“Do you know that when I was young—just eight or nine—I ran around town with a bunch of older kids. Hoodlums as the neighborhood called them. This was in the bad part of Miami, in the places the movies and television shows never bother to highlight. I remember once after we vandalized some older guy’s house—he had to be one hundred years old or something—he caught us and brought us back to his house and I swear that night I thought I was going to die.”
Josh always assumed Morales would have more of an accent. Perhaps sounding like Scarface or at least some really good druglord. This guy only sounded like some frustrated owner of a burrito restaurant.
“This old guy made us pay for the damages we’d done on his property. He made certain that we understood that it was his property. We had to stay for hours cleaning up and working for him. He was like some kind of Nazi, and I really believed he could have hurt us.”
Morales walked around the island. The loose, white pants and button-down beach shirt looked casual in the way a sporty Mercedes Benz might.
“Now my question, Mr. Worth. How exactly are you going to pay for the damages against my property?”
Josh glanced behind him and saw a set of wine bottles in some elaborate rack. He knew there was a wine cellar in the basement. This was simply for show, for the wine-to-go drive through.
The high forehead and round face showed off Morales’s dark tan. He stepped within a few feet of Josh.
“You’re a weak man, Mr. Worth. I know one when I see one. You take pictures of mostly naked women and you sleep with them and you think that accolades and getting laid make you strong but you are incredibly weak.”
For a brief moment, Morales looked down and then reached into his loose pocket to grab his small phone. Someone had sent him a message he was reading now.
One of the hands behind Josh’s back clawed at the counter and then found the thing he’d spotted in the corner of his eye. He shoved it in his back jeans pocket.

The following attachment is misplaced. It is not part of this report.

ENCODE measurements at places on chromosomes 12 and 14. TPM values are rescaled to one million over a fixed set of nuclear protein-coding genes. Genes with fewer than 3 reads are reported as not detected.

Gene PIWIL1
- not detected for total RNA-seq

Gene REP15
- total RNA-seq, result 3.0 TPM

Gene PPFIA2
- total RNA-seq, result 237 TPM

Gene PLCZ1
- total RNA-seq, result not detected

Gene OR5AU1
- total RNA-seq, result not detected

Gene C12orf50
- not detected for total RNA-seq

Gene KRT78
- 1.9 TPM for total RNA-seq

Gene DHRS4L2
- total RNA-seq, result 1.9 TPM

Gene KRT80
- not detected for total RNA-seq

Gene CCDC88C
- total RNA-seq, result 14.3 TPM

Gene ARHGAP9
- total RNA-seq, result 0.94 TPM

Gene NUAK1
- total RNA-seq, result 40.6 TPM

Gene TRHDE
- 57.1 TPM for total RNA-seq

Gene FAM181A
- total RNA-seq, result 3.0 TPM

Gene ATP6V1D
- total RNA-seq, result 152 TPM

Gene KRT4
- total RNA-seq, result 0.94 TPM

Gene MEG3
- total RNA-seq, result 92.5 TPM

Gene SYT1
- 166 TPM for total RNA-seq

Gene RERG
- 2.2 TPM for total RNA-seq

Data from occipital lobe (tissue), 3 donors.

“Where is Carmella?” Josh asked.
“I love your sense of loyalty. You steal from me and yet you want to know where the goods are you stole.”
“Where is she?” he repeated.
“Oh, I don’t know. Honestly. I do know where her phone happens to be. You know our Carmella. Such a fragile, unpredictable little thing. She called me from someone else’s phone from Asheville today. From some kind of grove or something, babbling on and behaving like a sixth grader.”
“What are you going to do about her?” Josh asked.
“You haven’t even asked what I’m going to do about you.”
“I don’t need to.”
Morales gave a nod and then took a wine bottle off the large counter. He just stared at the unopened bottle, then gave a laugh.
“Nothing. That’s how I’m handling Carmella. You know her. Her gifts. Right? Why would I do anything to prevent her from using them? Once she hears-and sees—and yes she’ll see what happens to you—then she’ll have to come back around to know for sure. Once she believes what can happen to men like you–she’ll come back around. They always do “
The metal in his back pocket poked at him. He couldn’t let Morales or anybody else see it.
It was his one and only key to somehow getting out of this mess.